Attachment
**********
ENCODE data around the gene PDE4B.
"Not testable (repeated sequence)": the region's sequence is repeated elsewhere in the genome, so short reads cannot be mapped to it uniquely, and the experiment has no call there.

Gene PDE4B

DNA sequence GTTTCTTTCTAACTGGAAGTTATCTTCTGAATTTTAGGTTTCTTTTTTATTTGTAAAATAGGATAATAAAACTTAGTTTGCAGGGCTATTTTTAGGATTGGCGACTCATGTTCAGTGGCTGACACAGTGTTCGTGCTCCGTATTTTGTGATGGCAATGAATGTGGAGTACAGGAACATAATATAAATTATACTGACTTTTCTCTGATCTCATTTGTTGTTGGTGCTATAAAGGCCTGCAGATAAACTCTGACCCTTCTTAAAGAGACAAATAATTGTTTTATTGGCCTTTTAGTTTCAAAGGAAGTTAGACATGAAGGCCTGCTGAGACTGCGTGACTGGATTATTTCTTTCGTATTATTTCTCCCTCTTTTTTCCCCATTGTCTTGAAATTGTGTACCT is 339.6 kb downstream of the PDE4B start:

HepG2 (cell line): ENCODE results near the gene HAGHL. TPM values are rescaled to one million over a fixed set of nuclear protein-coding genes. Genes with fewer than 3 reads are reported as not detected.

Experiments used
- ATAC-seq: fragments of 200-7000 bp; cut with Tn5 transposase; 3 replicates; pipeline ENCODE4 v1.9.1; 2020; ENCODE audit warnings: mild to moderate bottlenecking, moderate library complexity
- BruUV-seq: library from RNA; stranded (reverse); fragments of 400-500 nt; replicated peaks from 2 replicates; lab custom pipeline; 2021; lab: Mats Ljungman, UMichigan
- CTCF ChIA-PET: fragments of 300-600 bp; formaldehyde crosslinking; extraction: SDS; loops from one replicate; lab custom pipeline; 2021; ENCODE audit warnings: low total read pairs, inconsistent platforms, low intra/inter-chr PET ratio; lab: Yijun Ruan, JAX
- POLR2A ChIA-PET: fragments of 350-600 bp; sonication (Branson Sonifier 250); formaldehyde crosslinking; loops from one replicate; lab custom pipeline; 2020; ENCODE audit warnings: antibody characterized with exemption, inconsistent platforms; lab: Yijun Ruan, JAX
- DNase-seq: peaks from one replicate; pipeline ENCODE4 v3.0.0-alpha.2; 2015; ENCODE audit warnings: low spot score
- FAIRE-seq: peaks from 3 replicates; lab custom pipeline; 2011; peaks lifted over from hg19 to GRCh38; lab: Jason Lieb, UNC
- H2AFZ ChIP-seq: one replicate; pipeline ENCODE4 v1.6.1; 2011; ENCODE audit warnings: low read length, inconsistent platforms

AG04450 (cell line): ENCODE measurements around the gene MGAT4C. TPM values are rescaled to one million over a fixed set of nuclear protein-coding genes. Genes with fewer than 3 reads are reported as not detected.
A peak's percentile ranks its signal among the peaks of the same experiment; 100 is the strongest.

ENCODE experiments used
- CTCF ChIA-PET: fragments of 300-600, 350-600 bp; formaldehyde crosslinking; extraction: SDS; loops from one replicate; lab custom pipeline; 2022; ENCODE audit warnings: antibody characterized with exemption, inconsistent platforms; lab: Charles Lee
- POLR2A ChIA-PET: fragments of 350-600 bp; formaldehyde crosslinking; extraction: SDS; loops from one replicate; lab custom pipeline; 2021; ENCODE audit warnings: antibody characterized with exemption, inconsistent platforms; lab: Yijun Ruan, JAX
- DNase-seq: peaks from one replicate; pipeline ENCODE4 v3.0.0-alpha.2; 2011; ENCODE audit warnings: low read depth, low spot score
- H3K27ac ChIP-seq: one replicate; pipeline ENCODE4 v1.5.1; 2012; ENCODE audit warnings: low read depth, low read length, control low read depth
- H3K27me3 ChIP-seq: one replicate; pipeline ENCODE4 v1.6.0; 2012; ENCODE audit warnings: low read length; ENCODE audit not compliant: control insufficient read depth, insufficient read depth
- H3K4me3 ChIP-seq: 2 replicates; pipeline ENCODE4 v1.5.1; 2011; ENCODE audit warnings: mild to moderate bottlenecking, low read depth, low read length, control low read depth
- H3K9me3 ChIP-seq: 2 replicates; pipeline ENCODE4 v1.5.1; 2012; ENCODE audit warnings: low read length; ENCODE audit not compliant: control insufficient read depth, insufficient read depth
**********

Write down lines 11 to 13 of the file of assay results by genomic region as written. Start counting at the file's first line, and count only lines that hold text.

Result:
- DNase-seq: peaks from one replicate; pipeline ENCODE4 v3.0.0-alpha.2; 2015; ENCODE audit warnings: low spot score
- FAIRE-seq: peaks from 3 replicates; lab custom pipeline; 2011; peaks lifted over from hg19 to GRCh38; lab: Jason Lieb, UNC
- H2AFZ ChIP-seq: one replicate; pipeline ENCODE4 v1.6.1; 2011; ENCODE audit warnings: low read length, inconsistent platforms